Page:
Finally, as highlighted from the authors themselves, it would be difficult to replicate the findings of this study mainly because it is highly unlikely that other organisations will have access to such rich data, but also because Oxford is a relatively affluent area. In 2015, during the time that this study was concluded, Oxford was 166th in the country in terms of deprivation with no areas in the bottom 10% in terms of poverty (Oxford City Council, 2020) and a student population that itself is relatively affluent.
- Although the results require replication to ensure the validity of the findings, this study confirms that psychosocial assessment following self-harm is important in reducing re-attendance in hospitals.
- We have gained reassuring confirmation from this study that regardless of professional background, psychosocial assessment is a protective factor and reduces re-attendance.
- Whilst this study did not clearly demonstrate this for those presenting with a first episode of self-harm, the opportunity to offer psychosocial assessment is valuable. Those with follow-up clinics for self-harm (often set-up for first episode self-harm only) may see the benefit to make them accessible for all presentations following self-harm. Clinics can be perceived as an opportunity for a review of psychosocial assessment, which will lead to a stronger effect in terms of the assessment dose.
- In this study, nurses mainly saw people during office hours (9am-5pm), psychiatrists saw people mainly out of hours (5pm-9am), and this might have had an impact on results. Replication is therefore highly recommended, taking into account new 24/7 liaison teams.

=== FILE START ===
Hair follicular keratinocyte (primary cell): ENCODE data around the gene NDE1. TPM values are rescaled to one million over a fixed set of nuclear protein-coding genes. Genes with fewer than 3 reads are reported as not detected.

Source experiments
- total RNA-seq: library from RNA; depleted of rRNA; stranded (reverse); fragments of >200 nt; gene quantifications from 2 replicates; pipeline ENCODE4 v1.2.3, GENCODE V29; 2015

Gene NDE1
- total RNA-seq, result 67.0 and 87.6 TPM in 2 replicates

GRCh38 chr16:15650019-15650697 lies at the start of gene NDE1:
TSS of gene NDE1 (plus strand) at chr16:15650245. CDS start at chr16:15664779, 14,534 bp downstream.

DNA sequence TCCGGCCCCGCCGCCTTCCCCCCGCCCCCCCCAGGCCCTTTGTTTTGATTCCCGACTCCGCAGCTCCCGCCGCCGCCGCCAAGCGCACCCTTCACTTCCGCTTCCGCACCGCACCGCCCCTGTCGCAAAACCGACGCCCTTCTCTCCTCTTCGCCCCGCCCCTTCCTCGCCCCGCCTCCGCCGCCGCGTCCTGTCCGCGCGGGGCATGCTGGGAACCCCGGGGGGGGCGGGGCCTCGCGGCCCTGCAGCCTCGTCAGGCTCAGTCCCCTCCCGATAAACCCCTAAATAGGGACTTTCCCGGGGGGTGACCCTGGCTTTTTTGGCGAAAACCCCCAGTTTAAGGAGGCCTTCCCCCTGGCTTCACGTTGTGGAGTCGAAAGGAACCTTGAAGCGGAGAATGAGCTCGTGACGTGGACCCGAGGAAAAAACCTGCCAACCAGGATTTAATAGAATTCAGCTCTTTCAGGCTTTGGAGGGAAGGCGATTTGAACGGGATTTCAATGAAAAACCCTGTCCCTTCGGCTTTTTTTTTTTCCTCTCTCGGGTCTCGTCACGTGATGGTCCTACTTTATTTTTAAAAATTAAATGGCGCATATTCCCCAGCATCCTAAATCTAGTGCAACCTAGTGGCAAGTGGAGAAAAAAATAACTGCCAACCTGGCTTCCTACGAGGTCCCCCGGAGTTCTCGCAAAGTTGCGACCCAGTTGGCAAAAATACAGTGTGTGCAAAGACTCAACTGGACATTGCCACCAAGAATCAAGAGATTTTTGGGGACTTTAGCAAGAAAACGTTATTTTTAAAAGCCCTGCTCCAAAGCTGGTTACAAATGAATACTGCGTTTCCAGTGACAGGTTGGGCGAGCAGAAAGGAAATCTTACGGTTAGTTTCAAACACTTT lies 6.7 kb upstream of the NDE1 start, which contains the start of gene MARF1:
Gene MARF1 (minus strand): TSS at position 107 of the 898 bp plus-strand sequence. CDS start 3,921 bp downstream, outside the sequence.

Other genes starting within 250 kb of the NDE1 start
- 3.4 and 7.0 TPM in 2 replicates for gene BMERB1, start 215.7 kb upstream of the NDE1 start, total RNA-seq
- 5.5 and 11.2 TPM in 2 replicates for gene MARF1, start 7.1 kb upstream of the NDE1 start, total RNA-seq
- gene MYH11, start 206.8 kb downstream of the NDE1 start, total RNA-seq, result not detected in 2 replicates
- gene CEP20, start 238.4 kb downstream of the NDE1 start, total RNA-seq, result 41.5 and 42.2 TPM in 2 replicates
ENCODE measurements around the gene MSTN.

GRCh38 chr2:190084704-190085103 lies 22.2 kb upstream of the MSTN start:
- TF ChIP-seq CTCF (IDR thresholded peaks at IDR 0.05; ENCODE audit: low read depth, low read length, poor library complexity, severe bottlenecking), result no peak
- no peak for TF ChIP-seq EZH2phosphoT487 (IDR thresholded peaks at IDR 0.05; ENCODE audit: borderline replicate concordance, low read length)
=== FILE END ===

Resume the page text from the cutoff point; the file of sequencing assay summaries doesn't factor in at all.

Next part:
- It would also be interesting to explore demographically diverse areas and assess if the effect of psychosocial assessment is maintained.
- There is no clear definition of what is included in a psychosocial assessment, and further work is required around this.
Statement of interests
Pitman, A., Tsiachristas, A., Casey, D., Geulayov, G., Brand, F., Bale, E., Hawton., 2020. Comparing short-term risk of repeat self-harm after psychosocial assessment of patients who self-harm by psychiatrists or psychiatric nurses in a general hospital: cohort study. Journal of Affective Disorders.
Hawton K, Bergen H, Cooper J, et al. Suicide following self-harm: findings from the Multicentre Study of self-harm in England, 2000-2012. J Affect Disord2015;175:147-51. doi:10.1016/j.jad.2014.12.062
National Institute for Health and Care Excellence (NICE). Self-harm in over 8’s: long-term management. Clinical guideline QS34 (CG133). 2013. Accessed 14/05/2020
NHS DIGITAL (2019), Mental Health Attendances. Accessed 14/05/2020
NHS England (2016). Implementing the Five Year Forward View. London: NHS England. Page 22. Accessed 14/05/2020
NHS England (2019). The longer term plan. London: NHS England. Page 30. Accessed 14/05/2020.
Taylor et al. The British Journal of Psychiatry Jan 2009, 194 (2) 104-110 Accesses 14/05/2020. http://bjp.rcpsych.org/content/194/2/104
Wetherall, K., 2019, Using data to inform suicide and self-harm prevention #SelfHarmData, The Mental Elf, 25th Feb 2019. Accessed 14/05/2020.
Oxford City Council (2019). Poverty and deprivation across Oxford have reduced but the city remains starkly unequal. Accessed 14/05/2020.